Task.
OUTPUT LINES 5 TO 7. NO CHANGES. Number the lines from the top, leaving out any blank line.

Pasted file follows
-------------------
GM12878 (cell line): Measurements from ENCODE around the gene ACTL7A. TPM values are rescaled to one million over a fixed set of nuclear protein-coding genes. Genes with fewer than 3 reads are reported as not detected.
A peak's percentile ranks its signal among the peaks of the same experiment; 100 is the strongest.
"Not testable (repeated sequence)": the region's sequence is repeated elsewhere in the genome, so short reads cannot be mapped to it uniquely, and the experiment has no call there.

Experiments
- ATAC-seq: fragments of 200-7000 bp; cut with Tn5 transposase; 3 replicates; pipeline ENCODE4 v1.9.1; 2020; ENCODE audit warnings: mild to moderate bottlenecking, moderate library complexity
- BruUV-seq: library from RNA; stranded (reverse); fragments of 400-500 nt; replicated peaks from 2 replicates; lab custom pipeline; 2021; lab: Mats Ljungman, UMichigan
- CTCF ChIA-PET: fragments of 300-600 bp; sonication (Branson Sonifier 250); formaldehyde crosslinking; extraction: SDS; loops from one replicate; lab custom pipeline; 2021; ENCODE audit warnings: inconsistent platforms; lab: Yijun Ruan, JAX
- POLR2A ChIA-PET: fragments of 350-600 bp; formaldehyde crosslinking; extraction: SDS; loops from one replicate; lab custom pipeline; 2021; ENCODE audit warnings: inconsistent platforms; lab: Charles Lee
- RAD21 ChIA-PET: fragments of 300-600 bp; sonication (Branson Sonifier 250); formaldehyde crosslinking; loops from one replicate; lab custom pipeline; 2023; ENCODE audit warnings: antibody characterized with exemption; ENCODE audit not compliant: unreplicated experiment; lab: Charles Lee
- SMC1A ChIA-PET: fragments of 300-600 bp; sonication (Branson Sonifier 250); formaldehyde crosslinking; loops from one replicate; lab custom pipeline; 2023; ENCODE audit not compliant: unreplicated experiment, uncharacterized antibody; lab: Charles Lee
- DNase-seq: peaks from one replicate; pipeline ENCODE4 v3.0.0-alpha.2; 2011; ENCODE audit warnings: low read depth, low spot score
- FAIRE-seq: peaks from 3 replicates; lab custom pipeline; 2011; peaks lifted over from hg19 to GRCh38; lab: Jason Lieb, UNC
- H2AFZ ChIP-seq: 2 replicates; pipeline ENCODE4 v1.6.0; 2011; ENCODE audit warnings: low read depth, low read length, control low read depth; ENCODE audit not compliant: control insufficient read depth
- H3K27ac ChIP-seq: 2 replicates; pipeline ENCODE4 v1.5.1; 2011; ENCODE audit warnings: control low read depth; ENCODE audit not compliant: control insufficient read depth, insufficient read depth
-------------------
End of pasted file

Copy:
- ATAC-seq: fragments of 200-7000 bp; cut with Tn5 transposase; 3 replicates; pipeline ENCODE4 v1.9.1; 2020; ENCODE audit warnings: mild to moderate bottlenecking, moderate library complexity
- BruUV-seq: library from RNA; stranded (reverse); fragments of 400-500 nt; replicated peaks from 2 replicates; lab custom pipeline; 2021; lab: Mats Ljungman, UMichigan
- CTCF ChIA-PET: fragments of 300-600 bp; sonication (Branson Sonifier 250); formaldehyde crosslinking; extraction: SDS; loops from one replicate; lab custom pipeline; 2021; ENCODE audit warnings: inconsistent platforms; lab: Yijun Ruan, JAX